I have taken my many cats, dogs and rabbits to Dr Michelle, Dr Bart and Dr Melissa for 9 yrs now. I had tried three other vets after moving here 10 yrs ago. Dr Michelle diagnosised my Mickey right away which explained the symptoms that the other offices couldn't. Dr Bart preformed the cancer surgery and Mickey has been completely healthy and is a 15 yr old man now. I trust all the all the Drs at IVC with my pets and and I am relieved to know that they are always there for my fur kids. Great office! All the techs really care about my pets too! ����
Top notch Doctors and staff who gave amazing care to my very sick cat, Halloween. Thanks to Axy at the front desk for her help and the wonderful doctors, all of whom helped to put my mind at ease over what was a very, very sick kitty. Clean, bright, welcoming. It felt right the minute I walked in. Highly recommended.
Most amazing and talented vets out there!! SO loving and caring to pets. BEST vets I've ever used. I was so blessed to have these doctors care for my sweet dog when she was alive. My future pets will NOT go anywhere else!!!!!LOVE, LOVE IVC
Excellent service and staff. Dr. Pressley has a very personal approach and when any issue comes up, he contacts you personally to discuss the treatment options. We have 3 dogs, and all have received excellent care.
Absolutely wonderful. Spent the time explaining everything to me that needed to be done for my new puppy. 10 minutes after I was there I felt like I was around family. Can't wait to take Sophie back to see everyone
We love Brookdale Animal Hospital. I have two cats, both with pretty serious health issues, and Dr. Pressley and his amazing staff have been amazing! One of our cats has to go in twice a week for fluid treatments, and we are always greeted with smiles. You can tell they truly care about their customers and love animals. All around a great experience. I highly recommend!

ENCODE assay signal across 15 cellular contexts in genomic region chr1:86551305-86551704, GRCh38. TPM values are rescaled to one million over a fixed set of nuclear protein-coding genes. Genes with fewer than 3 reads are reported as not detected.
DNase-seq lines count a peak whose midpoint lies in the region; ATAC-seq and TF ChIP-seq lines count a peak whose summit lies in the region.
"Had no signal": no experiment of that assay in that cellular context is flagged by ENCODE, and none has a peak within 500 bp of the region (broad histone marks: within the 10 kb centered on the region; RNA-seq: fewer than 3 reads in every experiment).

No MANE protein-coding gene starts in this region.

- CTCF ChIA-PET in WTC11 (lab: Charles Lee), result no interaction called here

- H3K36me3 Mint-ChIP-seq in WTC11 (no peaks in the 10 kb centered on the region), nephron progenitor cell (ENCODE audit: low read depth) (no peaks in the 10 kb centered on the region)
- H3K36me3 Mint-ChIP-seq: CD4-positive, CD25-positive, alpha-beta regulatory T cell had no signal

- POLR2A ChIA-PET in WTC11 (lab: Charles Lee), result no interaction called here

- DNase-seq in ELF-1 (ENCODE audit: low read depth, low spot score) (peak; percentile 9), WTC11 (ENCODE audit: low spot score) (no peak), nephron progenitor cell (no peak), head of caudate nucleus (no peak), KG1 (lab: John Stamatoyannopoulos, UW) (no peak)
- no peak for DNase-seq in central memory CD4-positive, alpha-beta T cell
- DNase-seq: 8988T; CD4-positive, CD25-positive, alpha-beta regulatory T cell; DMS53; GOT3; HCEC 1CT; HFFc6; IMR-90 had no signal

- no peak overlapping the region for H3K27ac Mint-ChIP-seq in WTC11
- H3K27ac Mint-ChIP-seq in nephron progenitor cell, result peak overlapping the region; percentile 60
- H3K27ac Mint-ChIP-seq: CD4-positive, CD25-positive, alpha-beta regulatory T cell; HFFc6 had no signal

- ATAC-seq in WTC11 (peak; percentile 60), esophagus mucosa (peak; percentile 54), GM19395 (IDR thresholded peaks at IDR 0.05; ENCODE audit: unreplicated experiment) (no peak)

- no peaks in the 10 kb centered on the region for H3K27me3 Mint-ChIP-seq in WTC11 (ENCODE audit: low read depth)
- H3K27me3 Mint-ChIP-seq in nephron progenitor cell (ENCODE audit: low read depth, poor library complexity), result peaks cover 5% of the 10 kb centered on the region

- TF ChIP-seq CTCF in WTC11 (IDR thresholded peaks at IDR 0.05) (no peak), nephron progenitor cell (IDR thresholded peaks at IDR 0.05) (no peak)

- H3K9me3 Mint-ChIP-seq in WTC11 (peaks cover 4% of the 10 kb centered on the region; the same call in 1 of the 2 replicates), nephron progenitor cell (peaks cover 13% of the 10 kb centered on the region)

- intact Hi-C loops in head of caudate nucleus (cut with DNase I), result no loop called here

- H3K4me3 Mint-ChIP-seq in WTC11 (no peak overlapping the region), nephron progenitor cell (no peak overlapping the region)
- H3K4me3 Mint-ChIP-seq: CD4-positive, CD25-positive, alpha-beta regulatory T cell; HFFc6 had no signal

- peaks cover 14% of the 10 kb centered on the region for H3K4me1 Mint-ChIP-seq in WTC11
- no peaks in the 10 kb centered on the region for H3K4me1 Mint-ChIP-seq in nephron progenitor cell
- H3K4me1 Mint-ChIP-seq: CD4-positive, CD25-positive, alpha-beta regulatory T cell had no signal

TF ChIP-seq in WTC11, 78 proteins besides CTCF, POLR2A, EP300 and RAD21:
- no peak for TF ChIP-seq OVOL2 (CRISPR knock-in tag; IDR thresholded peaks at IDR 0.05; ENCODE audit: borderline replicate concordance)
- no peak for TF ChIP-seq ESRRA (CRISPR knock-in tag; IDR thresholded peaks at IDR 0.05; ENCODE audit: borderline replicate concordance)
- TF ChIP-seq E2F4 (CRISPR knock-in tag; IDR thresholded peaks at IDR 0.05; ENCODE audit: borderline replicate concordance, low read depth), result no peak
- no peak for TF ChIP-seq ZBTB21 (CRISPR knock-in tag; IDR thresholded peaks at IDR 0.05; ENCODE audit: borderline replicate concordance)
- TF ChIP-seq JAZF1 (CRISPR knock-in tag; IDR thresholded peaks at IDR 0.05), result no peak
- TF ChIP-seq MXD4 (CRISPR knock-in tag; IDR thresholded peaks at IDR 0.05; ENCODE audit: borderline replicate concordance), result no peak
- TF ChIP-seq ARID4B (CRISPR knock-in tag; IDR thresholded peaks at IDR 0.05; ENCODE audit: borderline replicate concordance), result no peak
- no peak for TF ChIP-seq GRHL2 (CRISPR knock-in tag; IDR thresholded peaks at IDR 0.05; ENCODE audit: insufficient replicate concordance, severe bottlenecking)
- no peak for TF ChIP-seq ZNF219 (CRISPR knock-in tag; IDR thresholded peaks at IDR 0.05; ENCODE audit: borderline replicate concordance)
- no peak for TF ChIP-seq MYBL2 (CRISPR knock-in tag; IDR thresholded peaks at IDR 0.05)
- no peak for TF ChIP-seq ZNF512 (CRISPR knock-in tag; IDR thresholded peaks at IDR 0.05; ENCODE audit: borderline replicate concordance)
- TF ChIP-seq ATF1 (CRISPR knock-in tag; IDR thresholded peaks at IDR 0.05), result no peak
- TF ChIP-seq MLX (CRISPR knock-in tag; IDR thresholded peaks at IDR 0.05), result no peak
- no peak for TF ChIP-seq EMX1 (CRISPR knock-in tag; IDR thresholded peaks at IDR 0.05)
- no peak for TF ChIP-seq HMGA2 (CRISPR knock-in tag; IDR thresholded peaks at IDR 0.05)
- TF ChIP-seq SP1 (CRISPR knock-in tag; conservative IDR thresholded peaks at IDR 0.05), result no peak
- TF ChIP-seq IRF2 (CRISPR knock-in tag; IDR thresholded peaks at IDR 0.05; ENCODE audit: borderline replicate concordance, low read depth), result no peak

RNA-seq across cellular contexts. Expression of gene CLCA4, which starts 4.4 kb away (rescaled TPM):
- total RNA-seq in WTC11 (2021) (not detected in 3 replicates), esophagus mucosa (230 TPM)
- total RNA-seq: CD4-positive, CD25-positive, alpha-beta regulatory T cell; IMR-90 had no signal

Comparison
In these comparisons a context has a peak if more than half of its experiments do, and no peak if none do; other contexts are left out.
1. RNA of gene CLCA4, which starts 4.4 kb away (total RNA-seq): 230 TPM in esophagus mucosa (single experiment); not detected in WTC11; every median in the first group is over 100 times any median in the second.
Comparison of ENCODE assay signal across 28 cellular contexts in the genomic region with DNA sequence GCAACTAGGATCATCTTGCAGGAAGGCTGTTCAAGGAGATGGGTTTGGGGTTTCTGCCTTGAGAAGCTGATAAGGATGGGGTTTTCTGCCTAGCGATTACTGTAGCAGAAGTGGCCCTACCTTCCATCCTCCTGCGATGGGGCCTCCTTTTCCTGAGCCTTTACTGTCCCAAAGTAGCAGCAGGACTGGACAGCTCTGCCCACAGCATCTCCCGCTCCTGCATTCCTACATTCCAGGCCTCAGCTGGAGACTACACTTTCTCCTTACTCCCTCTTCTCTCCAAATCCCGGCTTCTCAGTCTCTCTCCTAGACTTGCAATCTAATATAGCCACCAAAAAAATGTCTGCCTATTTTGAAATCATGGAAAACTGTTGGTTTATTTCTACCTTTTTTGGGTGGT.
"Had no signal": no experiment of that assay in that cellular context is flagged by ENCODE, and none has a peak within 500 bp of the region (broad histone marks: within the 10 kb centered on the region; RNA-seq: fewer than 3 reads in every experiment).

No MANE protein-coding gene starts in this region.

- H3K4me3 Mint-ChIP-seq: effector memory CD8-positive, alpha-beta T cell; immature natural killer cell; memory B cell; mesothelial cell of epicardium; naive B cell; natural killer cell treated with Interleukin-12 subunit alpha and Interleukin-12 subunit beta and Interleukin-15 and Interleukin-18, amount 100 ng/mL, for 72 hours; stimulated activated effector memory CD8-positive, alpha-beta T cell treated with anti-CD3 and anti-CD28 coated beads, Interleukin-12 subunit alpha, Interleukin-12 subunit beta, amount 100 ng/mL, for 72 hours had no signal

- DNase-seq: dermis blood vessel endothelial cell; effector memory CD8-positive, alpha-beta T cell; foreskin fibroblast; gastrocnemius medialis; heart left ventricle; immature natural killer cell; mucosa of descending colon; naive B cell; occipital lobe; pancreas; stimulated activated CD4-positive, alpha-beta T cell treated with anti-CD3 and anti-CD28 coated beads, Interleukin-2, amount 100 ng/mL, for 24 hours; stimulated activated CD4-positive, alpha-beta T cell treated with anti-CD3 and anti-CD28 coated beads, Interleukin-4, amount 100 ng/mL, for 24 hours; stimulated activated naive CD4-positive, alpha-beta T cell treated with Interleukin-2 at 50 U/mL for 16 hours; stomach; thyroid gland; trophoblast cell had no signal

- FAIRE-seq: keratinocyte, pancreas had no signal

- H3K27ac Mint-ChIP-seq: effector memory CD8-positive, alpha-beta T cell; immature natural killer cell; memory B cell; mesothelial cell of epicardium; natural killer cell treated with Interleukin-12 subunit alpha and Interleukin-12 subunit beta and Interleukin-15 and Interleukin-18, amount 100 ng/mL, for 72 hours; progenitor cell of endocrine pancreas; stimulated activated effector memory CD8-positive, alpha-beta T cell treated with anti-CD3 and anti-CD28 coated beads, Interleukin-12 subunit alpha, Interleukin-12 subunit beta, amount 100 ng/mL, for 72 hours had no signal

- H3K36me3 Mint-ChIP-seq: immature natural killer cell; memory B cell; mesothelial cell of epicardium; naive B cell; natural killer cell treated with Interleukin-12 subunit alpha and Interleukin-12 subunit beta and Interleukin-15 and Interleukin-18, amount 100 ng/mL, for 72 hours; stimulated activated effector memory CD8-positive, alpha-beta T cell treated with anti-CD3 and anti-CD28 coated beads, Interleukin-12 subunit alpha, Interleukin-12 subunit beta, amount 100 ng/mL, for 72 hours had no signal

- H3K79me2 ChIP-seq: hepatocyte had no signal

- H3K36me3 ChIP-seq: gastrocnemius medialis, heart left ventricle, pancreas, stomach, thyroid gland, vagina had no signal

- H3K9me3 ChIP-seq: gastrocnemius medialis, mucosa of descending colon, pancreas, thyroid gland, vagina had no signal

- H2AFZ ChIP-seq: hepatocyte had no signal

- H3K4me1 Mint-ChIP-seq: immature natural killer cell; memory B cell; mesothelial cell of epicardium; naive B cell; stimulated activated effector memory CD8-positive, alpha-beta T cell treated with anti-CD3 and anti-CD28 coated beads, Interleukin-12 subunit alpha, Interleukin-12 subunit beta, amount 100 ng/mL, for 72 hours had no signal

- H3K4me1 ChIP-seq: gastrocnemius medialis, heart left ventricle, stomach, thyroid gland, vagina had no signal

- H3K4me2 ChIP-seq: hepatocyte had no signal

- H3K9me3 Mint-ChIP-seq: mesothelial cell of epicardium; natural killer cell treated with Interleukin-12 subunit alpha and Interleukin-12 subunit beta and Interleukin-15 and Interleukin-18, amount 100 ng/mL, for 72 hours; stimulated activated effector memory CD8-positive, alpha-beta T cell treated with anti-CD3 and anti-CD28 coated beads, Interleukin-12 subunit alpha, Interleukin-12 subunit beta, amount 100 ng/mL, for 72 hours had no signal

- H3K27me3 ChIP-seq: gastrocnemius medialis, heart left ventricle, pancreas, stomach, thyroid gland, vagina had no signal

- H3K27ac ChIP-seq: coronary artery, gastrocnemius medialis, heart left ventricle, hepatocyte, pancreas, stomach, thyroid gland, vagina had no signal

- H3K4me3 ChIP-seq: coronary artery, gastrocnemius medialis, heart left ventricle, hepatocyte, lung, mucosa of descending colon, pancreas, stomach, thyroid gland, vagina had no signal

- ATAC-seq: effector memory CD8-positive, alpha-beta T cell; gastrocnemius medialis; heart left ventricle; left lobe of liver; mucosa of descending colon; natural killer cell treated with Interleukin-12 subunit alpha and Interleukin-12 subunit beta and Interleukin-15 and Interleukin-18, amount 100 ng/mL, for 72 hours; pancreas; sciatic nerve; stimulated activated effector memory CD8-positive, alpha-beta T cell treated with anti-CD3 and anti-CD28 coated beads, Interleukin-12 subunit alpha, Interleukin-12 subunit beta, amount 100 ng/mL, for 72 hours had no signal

This is the worst Animal Hospital I have ever been to. We brought our puppy because my husband and I thought she may have the start to an ear infection. When we got there we waited over an hour, and then were told an emergency came up (understandable) and that we could leave our puppy there, and when they got to her, they would call us and we could come pick her up. So we did exactly that, except we got a phone call along the lines of... Your puppy is now limping and we have no idea why, but we'll pay for the x-rays (basically stating, we messed up, we aren't releasing how or why, but we will pay for our mistakes) As soon as we got that call we went to pick up our dog immediately and they denied that anything had happened and there was no documentation of how anything could have been their fault. They continued on trying to charge us $200+ and instead of doing anything to help, they discharged us with pain medication. When asking for the names of the staff who were in charge of kenneling the dogs, they stated their record keeping was inept and they had no idea who was working those hours. They aren't responsible for their actions and just try to cover up their mistakes instead of being honest. WORST place to take your little furry ones. If you love your dogs as much as we love ours, you will be smart to go somewhere else.